Planet dgplug

May 03, 2016

Kushal Das

dgplug.org is now using Lektor

Couple of years back we moved dgplug into a static website. But still there are requirements when we do want to update parts of the site in a timely manner. We also wanted to track the changes. We tried to maintain a sphinx based docs, but somehow we never managed to do well in that case.

This Sunday Suraj, Chandan, and /me were having a casual discussion, and the site management came up. I knew Armin wrote something new in the static sites side, but never managed to look into it. From the website of Lektor:

A flexible and powerful static content management system for building
complex and beautiful websites out of flat files — for people who do not
want to make a compromise between a CMS and a static blog engine.

So Lektor is for static cms, and that is what I was looking for. The dependency chain also looked reasonable. As usual documentation is in great shape. Yesterday I spent some time to setup a Fedora container which has Lektor inside along with a small flask based webapp. Sayan helped to fix the template/CSS issues.The web application listens for events from github webhoooks, and rebuilds the site. You can find the source for our site here, and the container Dockerfile and other details are here. Note: The web application is actually very crude in nature :)

by Kushal Das at May 03, 2016 06:44 AM

May 02, 2016

Dhriti Shikhar

Machine Learning

Learning

To gain knowledge or understanding or skill through:

  • study
  • instruction
  • experience

 

Machine Learning

The field of study that gives computers the ability to learn without the need of explicitly programming.

The goal is to device programs that learn and improve performance with experience without human intervention.

 

Training Data

  1. Set of examples (input -> output) for learning
  2. Used to build model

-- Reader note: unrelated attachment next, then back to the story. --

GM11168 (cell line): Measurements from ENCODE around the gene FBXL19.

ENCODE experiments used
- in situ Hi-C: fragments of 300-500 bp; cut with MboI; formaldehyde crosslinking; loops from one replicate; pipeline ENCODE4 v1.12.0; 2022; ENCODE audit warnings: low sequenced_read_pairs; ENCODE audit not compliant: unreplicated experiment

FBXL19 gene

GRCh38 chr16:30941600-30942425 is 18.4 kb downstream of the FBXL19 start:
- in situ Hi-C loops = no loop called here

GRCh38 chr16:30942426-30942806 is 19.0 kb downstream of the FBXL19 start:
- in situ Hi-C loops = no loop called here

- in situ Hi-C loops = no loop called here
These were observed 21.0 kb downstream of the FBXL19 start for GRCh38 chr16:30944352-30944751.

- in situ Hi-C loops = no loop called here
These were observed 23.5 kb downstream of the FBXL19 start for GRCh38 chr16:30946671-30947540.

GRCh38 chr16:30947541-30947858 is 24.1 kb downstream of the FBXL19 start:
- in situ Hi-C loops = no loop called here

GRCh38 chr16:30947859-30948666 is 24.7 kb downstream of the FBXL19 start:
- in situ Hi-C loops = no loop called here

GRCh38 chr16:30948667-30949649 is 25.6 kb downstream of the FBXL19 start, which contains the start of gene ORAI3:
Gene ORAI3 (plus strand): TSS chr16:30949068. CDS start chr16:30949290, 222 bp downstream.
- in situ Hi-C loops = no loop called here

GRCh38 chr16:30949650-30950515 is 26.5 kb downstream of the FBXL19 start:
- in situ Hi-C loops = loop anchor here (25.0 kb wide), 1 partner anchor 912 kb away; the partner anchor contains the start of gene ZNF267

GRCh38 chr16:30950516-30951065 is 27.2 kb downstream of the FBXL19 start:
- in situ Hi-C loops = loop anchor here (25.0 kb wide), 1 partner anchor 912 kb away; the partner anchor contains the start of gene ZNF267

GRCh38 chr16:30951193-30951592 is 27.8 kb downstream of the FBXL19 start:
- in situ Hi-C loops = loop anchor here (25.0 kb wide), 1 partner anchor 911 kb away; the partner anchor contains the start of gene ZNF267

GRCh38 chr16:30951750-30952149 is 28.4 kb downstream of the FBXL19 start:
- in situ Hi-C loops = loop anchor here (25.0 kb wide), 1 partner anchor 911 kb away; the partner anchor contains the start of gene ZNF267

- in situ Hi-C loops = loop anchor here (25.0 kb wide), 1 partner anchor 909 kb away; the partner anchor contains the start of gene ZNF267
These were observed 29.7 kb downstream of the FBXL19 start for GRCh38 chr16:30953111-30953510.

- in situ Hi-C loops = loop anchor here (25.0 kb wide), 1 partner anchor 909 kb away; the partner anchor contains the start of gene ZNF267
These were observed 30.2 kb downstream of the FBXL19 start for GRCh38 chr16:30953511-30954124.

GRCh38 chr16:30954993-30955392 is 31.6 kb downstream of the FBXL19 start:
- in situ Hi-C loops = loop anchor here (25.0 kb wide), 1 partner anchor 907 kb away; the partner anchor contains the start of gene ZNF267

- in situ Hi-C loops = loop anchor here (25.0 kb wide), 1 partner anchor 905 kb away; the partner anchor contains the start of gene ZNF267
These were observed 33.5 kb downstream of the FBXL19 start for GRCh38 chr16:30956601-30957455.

Test data

  1. Used to test:
    • how good your model can predict
    • estimate model properties
  2. It is always outside training data set but follows some probability distribution as training data

 

Feature

  1. also called predictor
  2. It is a meaningful attribute
  3. Internal representation of data
  4. quantity describing an instance
  5. property of an instance

 

Tuple

  1. A Record in data base
Screenshot from 2016-05-02 23-34-01Features are columns and Tuples are rows

 

If we increase the number of records, attributes in a data set, then Machine Learning problem also becomes a Big Data problem.

 

Supervised learning

  1. It uses training data set consisting of input -> correct output to train the model
  2. Example:
    • Page Ranking Algorithm
    • Next word recommendation in Instant Messaging Application/ Whatsapp/ SMS

 

Unsupervised learning

  1. No training data set exists
  2. Most difficult algorithms are unsupervised learning because there is no “fixed” objective.
  3. used in Explaratory Data Analysis (EDA)
  4. Example:
    • used in recommendation systems to determine users who are similar to me from existing database

 

tiff infomationMachine Learning types

 

 Classification  Clustering
We have a set of pre-defined classes and we want to know which class a new object belongs to. Group a set of objects and find whether there is some relationship between objects.
It is predictive modelling. We give          pre-defined groups and predict group of new data. It is descriptive modelling. We try to find groups which occur naturally in data .

 

Classification

There are 6 items categorised in 2 classes:

tiff infomationExample of Classification

 

Each category has a label e.g. Eatables and Non-Eatables. If we have to predict the class of a new item “strawberry”, then it will be assigned a label “Eatable”

 

Clustering

There are 6 items categorised in 2 groups:

tiff infomationExample of Clustering

 

Each category is unnamed i.e. there is no label attached to the group. If we have to predict the group of a new item “strawberry” then it will be in the first group.

 

Accuracy

  1. How often is the prediction correct?
  2. Accuracy is not reliable metric for real performance of model because it will yield misleading results if training data set is unbalanced (i.e.  number of samples in different classes vary greatly).
  3. Example:
    1. Let number of cats be 95 and number of dogs be 5
    2. Classifier can easily bias into classifying all samples as cats
    3. Overall acuuracy = 95%
    4. BUT 100% recognition rate for cats and 0% recognition rate for dogs
  4. One of the ways to improve accuracy is to provide more balanced data.

 

This is one of the interesting things explained by Satish Patil in Pune Python Meetup that:

There is no right or wrong model. There is no best or worst model. There is ONLY useful and non-useful model. 

Nobody knows how much percentage of accuracy is good. How much accuracy is needed depends on Business Context.

Consider a company which wants to launch a new product and they want the probability of success of the product using Machine Learning. So, it is the company which DECIDES that if they get probability below 60%, then they will not launch the product. So, this is not something that the developer decides. This totally depends on the business context.